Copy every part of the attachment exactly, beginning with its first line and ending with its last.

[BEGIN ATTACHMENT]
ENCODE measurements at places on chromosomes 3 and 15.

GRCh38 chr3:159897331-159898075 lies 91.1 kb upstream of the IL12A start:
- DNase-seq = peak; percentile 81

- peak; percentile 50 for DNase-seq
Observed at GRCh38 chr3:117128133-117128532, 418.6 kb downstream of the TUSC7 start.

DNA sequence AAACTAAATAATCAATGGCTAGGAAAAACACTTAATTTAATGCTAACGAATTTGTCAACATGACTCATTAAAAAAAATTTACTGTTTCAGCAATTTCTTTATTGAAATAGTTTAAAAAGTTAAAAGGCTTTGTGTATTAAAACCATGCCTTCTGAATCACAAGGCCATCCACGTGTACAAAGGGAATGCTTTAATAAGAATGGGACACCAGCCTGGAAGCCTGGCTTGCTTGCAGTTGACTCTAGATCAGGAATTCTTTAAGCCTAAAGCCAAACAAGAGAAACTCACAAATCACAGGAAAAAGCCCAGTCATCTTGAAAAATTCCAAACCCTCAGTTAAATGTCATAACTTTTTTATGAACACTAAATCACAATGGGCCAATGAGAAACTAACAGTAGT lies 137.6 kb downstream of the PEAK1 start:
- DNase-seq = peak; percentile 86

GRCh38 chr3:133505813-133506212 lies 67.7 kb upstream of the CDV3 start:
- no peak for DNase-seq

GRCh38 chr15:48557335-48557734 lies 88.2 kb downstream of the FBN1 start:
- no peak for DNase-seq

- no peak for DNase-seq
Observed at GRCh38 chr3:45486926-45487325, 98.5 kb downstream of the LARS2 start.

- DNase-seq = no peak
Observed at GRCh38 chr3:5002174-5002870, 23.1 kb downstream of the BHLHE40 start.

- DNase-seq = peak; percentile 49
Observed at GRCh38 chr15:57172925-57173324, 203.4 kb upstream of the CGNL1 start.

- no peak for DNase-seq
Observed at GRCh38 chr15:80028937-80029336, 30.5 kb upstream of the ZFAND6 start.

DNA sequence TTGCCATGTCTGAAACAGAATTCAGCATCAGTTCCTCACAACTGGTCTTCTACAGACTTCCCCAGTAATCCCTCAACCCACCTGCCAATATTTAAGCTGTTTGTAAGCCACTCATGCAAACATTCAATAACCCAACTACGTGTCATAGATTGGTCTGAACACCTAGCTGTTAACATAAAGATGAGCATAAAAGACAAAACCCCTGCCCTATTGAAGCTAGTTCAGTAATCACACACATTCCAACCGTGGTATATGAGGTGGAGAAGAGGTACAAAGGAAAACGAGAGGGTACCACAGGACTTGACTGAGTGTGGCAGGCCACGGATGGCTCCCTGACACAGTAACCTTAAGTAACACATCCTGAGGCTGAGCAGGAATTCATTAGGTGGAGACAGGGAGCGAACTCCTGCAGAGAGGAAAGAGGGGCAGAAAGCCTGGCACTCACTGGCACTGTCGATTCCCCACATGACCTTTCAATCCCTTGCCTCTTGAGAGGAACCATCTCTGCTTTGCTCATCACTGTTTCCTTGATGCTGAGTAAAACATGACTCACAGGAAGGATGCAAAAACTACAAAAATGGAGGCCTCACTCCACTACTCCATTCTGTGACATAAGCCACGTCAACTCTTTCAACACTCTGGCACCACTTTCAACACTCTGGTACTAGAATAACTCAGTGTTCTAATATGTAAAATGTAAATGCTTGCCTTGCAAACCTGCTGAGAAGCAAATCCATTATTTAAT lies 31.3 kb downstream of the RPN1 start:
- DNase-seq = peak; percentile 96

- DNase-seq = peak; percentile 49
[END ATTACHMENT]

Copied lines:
ENCODE measurements at places on chromosomes 3 and 15.

GRCh38 chr3:159897331-159898075 lies 91.1 kb upstream of the IL12A start:
- DNase-seq = peak; percentile 81

- peak; percentile 50 for DNase-seq
Observed at GRCh38 chr3:117128133-117128532, 418.6 kb downstream of the TUSC7 start.

DNA sequence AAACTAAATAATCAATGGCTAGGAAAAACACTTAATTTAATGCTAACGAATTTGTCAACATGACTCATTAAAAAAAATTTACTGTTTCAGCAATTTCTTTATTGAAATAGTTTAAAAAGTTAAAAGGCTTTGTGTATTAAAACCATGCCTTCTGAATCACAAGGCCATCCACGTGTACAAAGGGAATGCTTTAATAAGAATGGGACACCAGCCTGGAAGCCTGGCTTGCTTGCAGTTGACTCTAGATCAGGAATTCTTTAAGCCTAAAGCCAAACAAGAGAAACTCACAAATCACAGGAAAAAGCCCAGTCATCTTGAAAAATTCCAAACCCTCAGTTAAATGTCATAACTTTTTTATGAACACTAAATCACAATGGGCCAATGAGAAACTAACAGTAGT lies 137.6 kb downstream of the PEAK1 start:
- DNase-seq = peak; percentile 86

GRCh38 chr3:133505813-133506212 lies 67.7 kb upstream of the CDV3 start:
- no peak for DNase-seq

GRCh38 chr15:48557335-48557734 lies 88.2 kb downstream of the FBN1 start:
- no peak for DNase-seq

- no peak for DNase-seq
Observed at GRCh38 chr3:45486926-45487325, 98.5 kb downstream of the LARS2 start.

- DNase-seq = no peak
Observed at GRCh38 chr3:5002174-5002870, 23.1 kb downstream of the BHLHE40 start.

- DNase-seq = peak; percentile 49
Observed at GRCh38 chr15:57172925-57173324, 203.4 kb upstream of the CGNL1 start.

- no peak for DNase-seq
Observed at GRCh38 chr15:80028937-80029336, 30.5 kb upstream of the ZFAND6 start.

DNA sequence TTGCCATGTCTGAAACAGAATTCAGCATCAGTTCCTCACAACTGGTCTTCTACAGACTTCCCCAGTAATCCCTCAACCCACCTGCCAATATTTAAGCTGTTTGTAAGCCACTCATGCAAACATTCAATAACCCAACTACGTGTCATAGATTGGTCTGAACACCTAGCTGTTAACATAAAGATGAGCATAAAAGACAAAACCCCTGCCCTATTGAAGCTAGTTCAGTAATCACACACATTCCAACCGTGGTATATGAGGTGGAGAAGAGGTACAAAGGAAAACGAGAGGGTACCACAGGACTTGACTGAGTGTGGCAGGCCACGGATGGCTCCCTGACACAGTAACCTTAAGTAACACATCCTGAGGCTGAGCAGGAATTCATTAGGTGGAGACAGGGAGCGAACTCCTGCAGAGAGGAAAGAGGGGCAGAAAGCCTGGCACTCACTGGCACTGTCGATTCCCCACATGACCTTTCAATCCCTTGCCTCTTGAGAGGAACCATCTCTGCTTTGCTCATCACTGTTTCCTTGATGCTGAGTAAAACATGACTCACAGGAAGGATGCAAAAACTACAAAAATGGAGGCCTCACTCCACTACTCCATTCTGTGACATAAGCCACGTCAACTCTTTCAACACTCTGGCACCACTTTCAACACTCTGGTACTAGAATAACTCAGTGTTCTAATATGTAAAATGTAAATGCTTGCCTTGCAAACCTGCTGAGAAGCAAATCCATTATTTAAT lies 31.3 kb downstream of the RPN1 start:
- DNase-seq = peak; percentile 96

- DNase-seq = peak; percentile 49